Throughout the song the train seems to be associated with four or five women. For the most part the narrator treats them as separate individuals, his thoughts passing from one to another as time progresses. By contrast, the listener’s perspective seems to be non-temporal – eternal . Constant associations of the women with the train suggest that they, together with Christ and the narrator, are all one. The fulfilment of the narrator’s hope, and the dispelling of his anxiety, which only come about for the narrator at the end of the song are, from the eternal perspective, already in place.
The first association of the train with a woman, one which introduces the opposition between the temporal and the eternal, occurs in the second verse. Previously the pronoun used to pick out the train had changed from ‘it’ to ‘me’, but here the train becomes ‘she’. And then, in words borrowed from Poe’s ‘The Raven’, the whistle is said to blow ‘like she’s at my chamber door’. The train has become Lenore, whose loss for the narrator of that poem is impossible to accept. On one level, perhaps the train’s identification with the ghostly Lenore represents the narrator’s own religious doubts. But on another it leads to further identity associations which culminate in an eternal oneness.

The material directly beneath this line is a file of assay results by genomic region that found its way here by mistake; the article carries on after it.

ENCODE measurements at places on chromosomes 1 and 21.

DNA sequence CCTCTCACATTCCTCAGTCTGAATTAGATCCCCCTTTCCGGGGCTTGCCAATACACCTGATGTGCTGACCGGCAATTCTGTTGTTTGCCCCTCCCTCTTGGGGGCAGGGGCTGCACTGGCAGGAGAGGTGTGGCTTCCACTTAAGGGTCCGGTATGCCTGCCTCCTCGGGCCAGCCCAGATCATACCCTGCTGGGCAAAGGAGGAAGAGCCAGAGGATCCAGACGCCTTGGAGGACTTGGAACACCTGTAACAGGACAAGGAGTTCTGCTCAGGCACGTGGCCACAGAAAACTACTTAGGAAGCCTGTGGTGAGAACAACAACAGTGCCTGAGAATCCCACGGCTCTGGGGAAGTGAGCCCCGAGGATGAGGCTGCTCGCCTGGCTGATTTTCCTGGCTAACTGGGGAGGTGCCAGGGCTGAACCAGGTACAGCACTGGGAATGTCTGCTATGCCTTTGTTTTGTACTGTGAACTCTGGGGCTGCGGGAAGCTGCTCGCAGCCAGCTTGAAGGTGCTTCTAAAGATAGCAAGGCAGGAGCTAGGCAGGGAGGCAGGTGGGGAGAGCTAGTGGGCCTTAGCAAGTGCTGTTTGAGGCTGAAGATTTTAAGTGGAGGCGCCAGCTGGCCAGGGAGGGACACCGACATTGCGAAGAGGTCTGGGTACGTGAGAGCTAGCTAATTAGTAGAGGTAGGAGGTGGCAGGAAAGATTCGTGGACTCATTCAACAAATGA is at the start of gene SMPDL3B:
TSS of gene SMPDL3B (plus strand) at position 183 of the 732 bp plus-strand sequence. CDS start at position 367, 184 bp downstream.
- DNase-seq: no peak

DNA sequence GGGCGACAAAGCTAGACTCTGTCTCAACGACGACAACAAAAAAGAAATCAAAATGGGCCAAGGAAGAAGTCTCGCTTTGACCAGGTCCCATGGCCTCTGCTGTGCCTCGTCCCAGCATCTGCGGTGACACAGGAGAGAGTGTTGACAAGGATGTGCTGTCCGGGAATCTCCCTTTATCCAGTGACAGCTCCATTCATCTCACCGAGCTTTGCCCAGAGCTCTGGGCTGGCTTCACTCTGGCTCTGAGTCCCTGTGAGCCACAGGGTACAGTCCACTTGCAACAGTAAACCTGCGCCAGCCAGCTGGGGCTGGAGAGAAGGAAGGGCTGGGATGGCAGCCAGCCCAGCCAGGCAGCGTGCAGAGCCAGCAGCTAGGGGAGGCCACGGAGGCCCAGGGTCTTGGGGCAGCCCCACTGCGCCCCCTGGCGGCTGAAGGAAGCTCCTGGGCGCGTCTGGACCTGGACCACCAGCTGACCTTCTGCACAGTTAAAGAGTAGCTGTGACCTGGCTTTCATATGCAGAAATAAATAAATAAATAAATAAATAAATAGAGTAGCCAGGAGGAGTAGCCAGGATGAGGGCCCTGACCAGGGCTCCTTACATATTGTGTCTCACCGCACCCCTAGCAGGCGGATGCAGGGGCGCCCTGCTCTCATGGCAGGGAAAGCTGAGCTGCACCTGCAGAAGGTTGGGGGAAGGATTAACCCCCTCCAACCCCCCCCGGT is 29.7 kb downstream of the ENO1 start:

Imperceptibly the identity of the Lenore figure changes to that of a particular woman (one assumes) in the narrator’s life:
‘You smiling through the fence at me’
At the same time there’s another pronoun change as ‘she’ becomes ‘you’. There’s a feeling of happy reminiscence about this, as if the narrator is remembering a childhood experience. Perhaps it’s his mother crouching down to smile at her son.
The line which follows:
‘Just like you always smiled before’